Cuts to benefits 'will make it harder for disabled people to find work'

Cuts to benefits threaten to force sick and disabled people "further away from work and closer to poverty", charities have warned.

Ahead of a key House of Lords vote on the proposed reductions to Employment and Support Allowance (ESA), more than 30 charities and three peers - including Paralympian Baroness (Tanni) Grey-Thompson - have signed an open letter to Iain Duncan Smith urging him to think again.

They released polling figures showing that 1% of disabled people felt that the planned £30-a-week cut in ESA would motivate claimants to get a job, compared to 45% who said it would mean them returning to work later.

Meanwhile, charity Mind released separate figures suggesting that almost three-quarters of Department for Work and Pensions threats to cut the ESA payments of people with mental health problems were issued incorrectly.

Using DWP figures obtained under the Freedom of Information Act, Mind calculated that some 244,000 people were receiving ESA in the so called "work-related activity group" (WRAG) - meaning they were deemed unfit for work but capable of undertaking activities to lead them towards employment - because of mental health problems in 2014/15.

Of these, 39,190 - 16% of the total - received decisions which could have led to benefits being cut.

But Mind said that 28,624 (73%) of these decisions were eventually overturned.

More than 10,000 - 4% of the total - saw their benefits cut for a period of time.

"The system is in chaos with three-quarters of referrals for sanctions wrongly issued to people with mental health problems," said Mind policy and campaigns manager Tom Pollard.

"Despite having been found not well enough to work, these individuals are being threatened left, right and centre, often unjustifiably.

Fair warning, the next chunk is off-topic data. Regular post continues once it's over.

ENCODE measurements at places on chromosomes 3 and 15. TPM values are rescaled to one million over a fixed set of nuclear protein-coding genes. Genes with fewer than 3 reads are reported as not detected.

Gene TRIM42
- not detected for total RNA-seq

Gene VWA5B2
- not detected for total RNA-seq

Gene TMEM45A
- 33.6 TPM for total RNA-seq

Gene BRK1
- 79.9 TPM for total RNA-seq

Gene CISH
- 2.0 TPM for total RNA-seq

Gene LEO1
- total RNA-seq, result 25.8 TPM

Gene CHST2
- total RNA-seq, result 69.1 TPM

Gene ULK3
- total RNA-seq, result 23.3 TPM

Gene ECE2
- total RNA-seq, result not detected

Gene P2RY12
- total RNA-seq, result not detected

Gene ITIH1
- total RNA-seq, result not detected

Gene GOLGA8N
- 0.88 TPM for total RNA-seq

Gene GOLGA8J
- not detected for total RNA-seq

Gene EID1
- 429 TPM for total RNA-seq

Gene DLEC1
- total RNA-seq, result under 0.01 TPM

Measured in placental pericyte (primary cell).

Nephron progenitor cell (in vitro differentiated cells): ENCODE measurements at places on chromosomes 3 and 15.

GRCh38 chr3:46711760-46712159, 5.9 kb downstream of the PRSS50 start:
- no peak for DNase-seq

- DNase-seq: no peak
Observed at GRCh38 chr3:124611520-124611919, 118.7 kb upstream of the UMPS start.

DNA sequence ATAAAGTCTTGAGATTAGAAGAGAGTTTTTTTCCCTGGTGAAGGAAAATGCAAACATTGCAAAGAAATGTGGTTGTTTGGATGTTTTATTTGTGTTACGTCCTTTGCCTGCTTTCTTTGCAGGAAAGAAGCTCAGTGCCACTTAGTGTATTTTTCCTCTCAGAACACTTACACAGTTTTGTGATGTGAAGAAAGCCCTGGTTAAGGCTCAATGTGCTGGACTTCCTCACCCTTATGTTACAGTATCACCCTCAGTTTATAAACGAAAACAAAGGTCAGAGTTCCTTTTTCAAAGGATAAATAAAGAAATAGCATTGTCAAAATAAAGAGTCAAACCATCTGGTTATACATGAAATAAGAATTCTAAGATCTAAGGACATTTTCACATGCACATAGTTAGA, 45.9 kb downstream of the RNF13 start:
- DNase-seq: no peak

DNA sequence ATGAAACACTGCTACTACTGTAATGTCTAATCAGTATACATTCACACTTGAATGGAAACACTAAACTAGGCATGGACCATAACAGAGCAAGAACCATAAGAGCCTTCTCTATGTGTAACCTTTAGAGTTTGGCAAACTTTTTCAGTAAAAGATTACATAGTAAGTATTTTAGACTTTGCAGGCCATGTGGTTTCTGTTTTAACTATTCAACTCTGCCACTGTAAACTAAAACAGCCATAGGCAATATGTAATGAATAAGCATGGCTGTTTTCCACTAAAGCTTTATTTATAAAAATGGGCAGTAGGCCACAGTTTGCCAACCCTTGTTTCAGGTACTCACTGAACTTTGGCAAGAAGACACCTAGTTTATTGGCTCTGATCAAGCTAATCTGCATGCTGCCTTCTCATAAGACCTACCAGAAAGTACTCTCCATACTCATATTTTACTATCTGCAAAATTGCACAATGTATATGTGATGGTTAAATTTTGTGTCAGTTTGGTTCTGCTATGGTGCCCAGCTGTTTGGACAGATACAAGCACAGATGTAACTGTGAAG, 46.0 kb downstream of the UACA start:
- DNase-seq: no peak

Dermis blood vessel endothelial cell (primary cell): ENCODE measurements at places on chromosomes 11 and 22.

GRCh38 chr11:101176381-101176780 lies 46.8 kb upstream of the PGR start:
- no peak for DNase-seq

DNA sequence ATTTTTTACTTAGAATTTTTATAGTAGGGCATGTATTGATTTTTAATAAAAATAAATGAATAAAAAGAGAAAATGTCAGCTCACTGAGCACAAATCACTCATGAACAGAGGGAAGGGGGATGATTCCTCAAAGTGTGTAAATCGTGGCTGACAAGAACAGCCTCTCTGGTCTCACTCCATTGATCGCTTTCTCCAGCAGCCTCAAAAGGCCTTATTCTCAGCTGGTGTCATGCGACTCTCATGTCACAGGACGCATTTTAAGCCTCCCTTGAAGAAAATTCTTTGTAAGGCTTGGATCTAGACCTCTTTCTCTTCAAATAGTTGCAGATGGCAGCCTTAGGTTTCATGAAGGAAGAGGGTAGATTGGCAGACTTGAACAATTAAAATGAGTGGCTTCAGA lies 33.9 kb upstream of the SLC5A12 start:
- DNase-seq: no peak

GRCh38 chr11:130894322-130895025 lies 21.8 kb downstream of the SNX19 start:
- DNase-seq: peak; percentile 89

"There is a complete lack of evidence to show that stopping, or threatening to stop, someone's financial support is an effective approach."

Mind joined other members of the Disability Benefits Consortium - including Mencap, Macmillan Cancer Support, Parkinson's UK, the Royal National Institute of Blind People (RNIB) and the MS Society - in signing the open letter to protest against Mr Duncan Smith's plan to cut £30 a week from new claimants in the WRAG group of ESA in order to bring it in line with Jobseekers' Allowance.

The letter warned the change would "undermine (the Government's) commitment to halve the disability employment gap and push sick and disabled people further away from work and closer to poverty".

They cited a poll suggesting that 71% of the public believe welfare cuts will make the UK a worse place for disabled people to live, against 6% who thought Mr Duncan Smith's Welfare Reform and Work Bill would make it better for them.

More than a quarter (28%) of ESA claimants said they sometimes could not afford food and 38% heating under current arrangements and 69% said they would struggle to pay their bills if support was cut.

Mencap chief executive Jan Tregelles said: "Ahead of this key vote in the House of Lords, we ask peers to consider what disabled people have said about how this will affect them, and urge the Government to rethink this damaging cut in support for disabled people."

:: Populus interviewed 2,099 UK adults for Mencap between December 11 and 13. Separately, the DBC surveyed 500 disabled adults between August 3 and October 15.

The DWP said that fewer than 1% of ESA claimants are sanctioned in any given month, and that overall the number of sanctions fell by 21% last year.

A DWP spokesman said: "This kind of scare-mongering does nothing to help disabled people, and fails to acknowledge that existing claimants and those with the most severe disabilities will not be affected at all.

"The current system needs reform because it fails to provide the right incentives, and acts to trap people on welfare. We are committed to ensuring that people have the best support possible, and that is what these changes are about.

"The truth is that ESA sanctions are falling, and are only used as a last resort for the tiny percentage of people who don't take up the help on offer - fewer than 1% in any given month."

Elliot Dunster, head of policy, research and public affairs at disability charity Scope, said: "The Government has committed to supporting one million more disabled people into work.

"But benefit sanctions are not the answer. There is no evidence that sanctions encourage disabled people to move into employment on a long-term or sustainable basis.

"We need to support disabled people to overcome the many challenges they can face when finding work - whether it is negative attitudes from employers, inaccessible workplaces, or being unable to take public transport."